The Eyes Of Texas Are On Falling Oil Prices, And Struggling Energy Sector Stocks

The continuing downward trend may affect local economies from Houston to the West Texas oil fields.

By Jill AmentNovember 21, 2018 7:09 am, ,

Many Texans may be paying attention to the stock market right now, as energy companies continue to lead a downward charge. In fact, the energy sector worldwide lost about $1 trillion in value during a 40-day period that began in early October, reports the Houston Chronicle. This means some energy companies may have a difficult time borrowing money, and hiring and retaining employees. For tens of thousands of Texans from Houston to West Texas, this impacts job security, retirement plans and confidence for buying homes, cars and holiday gifts.

James Osborne, energy reporter in the Houston Chronicle’s Washington bureau, says the market decline is simply due to plummeting oil prices.

“Production around the world has been pretty high lately,” Osborne says. “There’s a lot of expectation with Iran sanctions going back into place that oil would come off the market and it seems in some countries, producers were anticipating that and getting ready for it, but that hasn’t really happened. The Trump administration handed out a number of waivers to different countries so they could continue to import Iranian crude. There’s just a lot of oil on the market right now.”

Oil and gas companies have started to pump more oil out of the ground to maintain profits as supply grows and prices drop.

“That’s been the pattern again and again,” Osborne says. “When they get in these sort of situations they tend to get as much oil out of the ground as they can as long as they can. They’ve sort of been on shaky financial ground for a while, spending far more money than they’ve been taking in. They have been reigned in a bit by Wall Street lately. There was some concern that they were sort of overspending and could get themselves into a bubble situation.”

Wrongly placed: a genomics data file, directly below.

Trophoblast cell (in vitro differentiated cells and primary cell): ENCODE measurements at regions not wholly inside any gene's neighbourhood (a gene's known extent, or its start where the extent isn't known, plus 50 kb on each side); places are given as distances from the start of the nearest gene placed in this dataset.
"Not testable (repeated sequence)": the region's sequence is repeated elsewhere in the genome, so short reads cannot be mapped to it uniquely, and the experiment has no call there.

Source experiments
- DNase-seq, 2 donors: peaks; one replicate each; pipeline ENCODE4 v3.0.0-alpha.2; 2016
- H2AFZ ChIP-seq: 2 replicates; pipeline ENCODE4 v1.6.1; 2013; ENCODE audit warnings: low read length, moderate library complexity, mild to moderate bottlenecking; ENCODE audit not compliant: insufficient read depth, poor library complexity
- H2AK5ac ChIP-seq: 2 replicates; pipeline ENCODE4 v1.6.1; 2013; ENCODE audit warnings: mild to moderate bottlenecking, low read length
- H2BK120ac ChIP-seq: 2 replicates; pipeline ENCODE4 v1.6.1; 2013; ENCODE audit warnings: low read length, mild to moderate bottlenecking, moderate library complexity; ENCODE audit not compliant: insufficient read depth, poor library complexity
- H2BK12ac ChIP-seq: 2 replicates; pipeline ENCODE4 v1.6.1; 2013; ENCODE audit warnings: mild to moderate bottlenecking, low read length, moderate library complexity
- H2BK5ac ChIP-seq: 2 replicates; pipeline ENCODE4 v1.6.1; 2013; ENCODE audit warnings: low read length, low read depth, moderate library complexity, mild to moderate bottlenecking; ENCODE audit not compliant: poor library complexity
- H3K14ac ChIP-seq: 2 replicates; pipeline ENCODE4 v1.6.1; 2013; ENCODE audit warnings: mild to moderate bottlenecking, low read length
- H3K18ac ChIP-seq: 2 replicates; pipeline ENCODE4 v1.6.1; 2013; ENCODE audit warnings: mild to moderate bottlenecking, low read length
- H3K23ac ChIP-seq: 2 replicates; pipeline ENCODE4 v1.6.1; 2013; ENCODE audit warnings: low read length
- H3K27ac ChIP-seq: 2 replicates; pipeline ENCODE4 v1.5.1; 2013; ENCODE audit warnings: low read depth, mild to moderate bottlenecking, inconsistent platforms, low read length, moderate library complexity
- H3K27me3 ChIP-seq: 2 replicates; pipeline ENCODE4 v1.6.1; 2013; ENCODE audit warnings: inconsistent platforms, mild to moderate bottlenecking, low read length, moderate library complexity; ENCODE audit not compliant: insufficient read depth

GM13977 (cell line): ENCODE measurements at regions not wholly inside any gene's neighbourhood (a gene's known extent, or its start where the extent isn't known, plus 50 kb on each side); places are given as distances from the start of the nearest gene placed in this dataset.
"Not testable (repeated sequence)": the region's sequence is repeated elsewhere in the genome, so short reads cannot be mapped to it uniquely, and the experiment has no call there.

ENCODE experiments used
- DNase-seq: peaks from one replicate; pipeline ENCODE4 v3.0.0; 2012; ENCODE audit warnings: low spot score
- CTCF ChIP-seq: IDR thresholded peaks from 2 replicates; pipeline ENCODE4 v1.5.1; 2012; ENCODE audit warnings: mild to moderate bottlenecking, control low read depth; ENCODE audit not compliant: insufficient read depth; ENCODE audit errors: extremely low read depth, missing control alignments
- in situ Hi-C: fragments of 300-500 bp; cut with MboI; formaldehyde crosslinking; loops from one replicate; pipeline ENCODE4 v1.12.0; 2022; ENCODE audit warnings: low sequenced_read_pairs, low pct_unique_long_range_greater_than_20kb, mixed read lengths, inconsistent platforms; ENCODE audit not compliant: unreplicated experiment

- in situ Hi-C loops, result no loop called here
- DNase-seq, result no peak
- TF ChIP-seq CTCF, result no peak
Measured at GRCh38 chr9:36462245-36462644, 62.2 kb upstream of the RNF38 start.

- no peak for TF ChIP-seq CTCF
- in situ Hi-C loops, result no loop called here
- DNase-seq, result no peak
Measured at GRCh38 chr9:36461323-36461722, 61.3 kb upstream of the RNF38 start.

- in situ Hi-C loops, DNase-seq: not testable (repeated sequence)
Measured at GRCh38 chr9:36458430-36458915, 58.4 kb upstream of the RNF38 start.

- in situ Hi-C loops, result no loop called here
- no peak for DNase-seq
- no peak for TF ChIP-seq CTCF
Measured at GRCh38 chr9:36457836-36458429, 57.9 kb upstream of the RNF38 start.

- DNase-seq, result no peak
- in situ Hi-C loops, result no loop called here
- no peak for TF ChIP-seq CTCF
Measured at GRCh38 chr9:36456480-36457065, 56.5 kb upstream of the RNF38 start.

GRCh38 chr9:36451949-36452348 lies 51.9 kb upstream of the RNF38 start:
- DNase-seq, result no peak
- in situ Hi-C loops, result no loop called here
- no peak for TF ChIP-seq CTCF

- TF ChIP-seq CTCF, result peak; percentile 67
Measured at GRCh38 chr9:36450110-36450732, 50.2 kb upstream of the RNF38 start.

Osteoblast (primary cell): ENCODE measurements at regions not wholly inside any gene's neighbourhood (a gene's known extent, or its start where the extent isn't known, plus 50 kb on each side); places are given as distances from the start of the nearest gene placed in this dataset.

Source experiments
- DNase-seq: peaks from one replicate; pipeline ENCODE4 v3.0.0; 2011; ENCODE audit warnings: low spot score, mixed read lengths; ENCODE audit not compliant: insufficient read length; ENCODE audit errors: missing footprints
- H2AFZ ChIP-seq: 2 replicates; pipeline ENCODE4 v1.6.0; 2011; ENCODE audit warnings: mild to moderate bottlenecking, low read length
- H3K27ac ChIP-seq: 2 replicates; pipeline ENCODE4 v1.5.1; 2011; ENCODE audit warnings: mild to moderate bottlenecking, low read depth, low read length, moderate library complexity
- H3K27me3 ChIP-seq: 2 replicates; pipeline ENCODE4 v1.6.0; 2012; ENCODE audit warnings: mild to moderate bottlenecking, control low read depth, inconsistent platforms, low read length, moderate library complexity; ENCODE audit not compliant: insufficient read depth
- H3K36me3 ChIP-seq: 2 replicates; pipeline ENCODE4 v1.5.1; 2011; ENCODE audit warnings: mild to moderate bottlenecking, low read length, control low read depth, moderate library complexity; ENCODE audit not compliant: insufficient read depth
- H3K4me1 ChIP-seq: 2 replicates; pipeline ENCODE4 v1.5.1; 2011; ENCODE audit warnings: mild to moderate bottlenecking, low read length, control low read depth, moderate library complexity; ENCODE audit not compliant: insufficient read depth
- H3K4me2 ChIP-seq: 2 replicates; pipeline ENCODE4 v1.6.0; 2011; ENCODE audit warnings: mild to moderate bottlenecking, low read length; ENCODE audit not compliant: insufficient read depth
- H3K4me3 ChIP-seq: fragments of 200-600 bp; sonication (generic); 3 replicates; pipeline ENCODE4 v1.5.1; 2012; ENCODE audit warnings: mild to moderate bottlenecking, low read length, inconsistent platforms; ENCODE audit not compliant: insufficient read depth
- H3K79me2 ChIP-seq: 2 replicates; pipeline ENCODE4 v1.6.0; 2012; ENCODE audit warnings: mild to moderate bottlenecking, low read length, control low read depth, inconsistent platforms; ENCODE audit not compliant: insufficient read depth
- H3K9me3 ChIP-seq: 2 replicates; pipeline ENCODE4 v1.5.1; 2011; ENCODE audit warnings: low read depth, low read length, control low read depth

The Organization of Petroleum Exporting Countries, or OPEC,  will meet in Vienna at the beginning of December and has signaled there will be a production cut. However, there’s a fear among investors that the downward trend of the energy sector may not be a short term issue.

“There’s just so much more competition in the energy sector than there used to be,” Osborne says. “Renewable energy is coming on huge. Cars are getting more efficient. There’s just a lot of long term downward drags on the oil sector that a lot of people around the Texas oil industry are taking note of and are certainly concerned about. I think it’s just a matter of when these things begin to materialize, but for right now it’s certainly a tough time for the industry with the prices down where they were.”

By Brooke Vincent.